Anonymous said...

Great comments from everyone. As I looked through the list, I looked at some of the lessons that can be learned by such a list and it occurred to me that AmEx is a wonderful example in a lot of different ways. While AmEx is not accepted by as many merchants as VISA/MASTERCARD, it still has that "aura" or brand. I remember my first Gold Card and the look on the face of my date (yes, this was the early '80s) when I used that to pay for dinner. The cache was great. They then expanded their membership levels - Green vs Gold vs Blue vs Black vs etc. - by actively looking at the needs of their membership via interviews and monitoring purchase behavior, and developing sensible solutions (yep, at a price). All the while maintaining their brand.
Many associations would do well to think in these terms.

Tony Rossell said...

Dear Anonymous – Thanks for the post. Actually associations are following the same product line extension strategy that was used by American Express. Take a look at a post I did on tiered membership, Wednesday, September 5, 2007. It was titled: "Growing Revenue through Membership Packaging". Tony


Tony

Dean West, President, Association Laboratory Inc. said...

This has been an interesting discussion.

An important concept is how we define membership. Based on our research, we've categorized association marketing strategies into three types.

Membership strategies are based on the concept of affiliation between peers. These could be based on shared experience (medical associations) shared values (religious organizations) or shared interests (trade groups) but all revolve around affiliation.

A second strategy are product or non-dues based strategies. These are the familiar features - benefits solutions to a distinct need. You and others who purchase a product might be similar but it is not a requirement.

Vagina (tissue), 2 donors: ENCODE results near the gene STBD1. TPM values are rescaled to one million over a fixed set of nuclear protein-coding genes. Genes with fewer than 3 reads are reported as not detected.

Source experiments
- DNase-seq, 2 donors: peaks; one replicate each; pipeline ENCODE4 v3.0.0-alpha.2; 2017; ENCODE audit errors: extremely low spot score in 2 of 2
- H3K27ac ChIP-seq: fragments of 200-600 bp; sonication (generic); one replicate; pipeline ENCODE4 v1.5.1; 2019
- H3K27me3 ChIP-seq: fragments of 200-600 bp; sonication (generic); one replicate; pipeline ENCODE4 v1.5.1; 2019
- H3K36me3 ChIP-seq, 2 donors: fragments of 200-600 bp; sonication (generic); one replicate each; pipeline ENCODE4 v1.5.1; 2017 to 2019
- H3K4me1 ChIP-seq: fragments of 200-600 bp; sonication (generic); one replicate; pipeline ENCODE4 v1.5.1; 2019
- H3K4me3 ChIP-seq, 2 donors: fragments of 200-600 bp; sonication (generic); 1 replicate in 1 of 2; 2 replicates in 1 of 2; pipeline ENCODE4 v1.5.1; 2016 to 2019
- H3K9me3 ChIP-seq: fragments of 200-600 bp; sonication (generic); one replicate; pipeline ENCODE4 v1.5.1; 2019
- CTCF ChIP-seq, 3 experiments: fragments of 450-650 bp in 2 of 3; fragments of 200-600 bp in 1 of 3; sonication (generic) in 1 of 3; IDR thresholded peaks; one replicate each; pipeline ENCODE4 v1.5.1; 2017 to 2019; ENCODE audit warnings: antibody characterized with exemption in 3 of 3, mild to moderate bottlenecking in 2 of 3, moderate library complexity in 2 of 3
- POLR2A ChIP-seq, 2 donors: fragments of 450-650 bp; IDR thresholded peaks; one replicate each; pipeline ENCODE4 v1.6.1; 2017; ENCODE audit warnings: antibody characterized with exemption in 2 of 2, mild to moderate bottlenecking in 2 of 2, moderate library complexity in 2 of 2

The third strategy we've called a bundled product strategy and this is frequently called a membership strategy. If people join an organization to receive a portfolio of products at a cheaper price than if they purchased them individually they are not "members" even though that may be the promotional message. They are "joining" to get stuff not to affiliate with peers. This would describe American Express, where membership is a promotional strategy designed to provide a bundled series of products and services.

Bundling strategies promoted as membership strategies can be very successful but it is dangerous to assume that people "join" your association as a member when in fact they are simply following the least path of resistance to purchasing products.

Tony Rossell said...

Dean -- Thanks for your insightful comments. I guess consultants categorize findings in threes. I just posted my three items related to membership interdependence. They allign with what you shared. Thy are, common vision (i.e. religious), reward, and recognition. I appreciate you sharing your insights. Tony

Mujtaba Mahmood - gtc.travel said...

One might think travel memberships are always kind of a vacation club or time share scam. Well, with a properly designed travel and tourism membership club it can save the traveler lots of cash and secures his/her travel by an annual family insurance, less expenditure on telecoms while traveling, discounts on hotels, cruise and others, plus of course lots of value in the customer service and online solutions.
Corporates need to think twice of the value they add to their clients to keep them their customers for a long period. Keeping intouch with them and tracking and reporting their spending might be a good strategy to retain those spenders and attract new ones by word of mouth marketing.
The effective membership program must have attractive values that one might think to buy to use.

Peggy Hoffman said...

Membership is the eye of the beholder. That's the take-away I get from this good conversation. I am a member of a dance group that pays no dues other than our volunteering - essentially to be a member means you help with the running the group. Is it a membership? Yes to me. Why, well I'm actively engaged in a group from which I get learning, collegiality, and fun.

I equally consider my WAMU membership a membership. In this case I give a donation, get a few premiums but most importantly feel like I'm in a group that is collectively creating a better media source.

I am also a checkbook member in two professional groups - and I'm happy (at least right now) that I can pay a fee and get a free free access items and discounts. So the commodity-based model works just fine there.

What sells is what the buyer wants.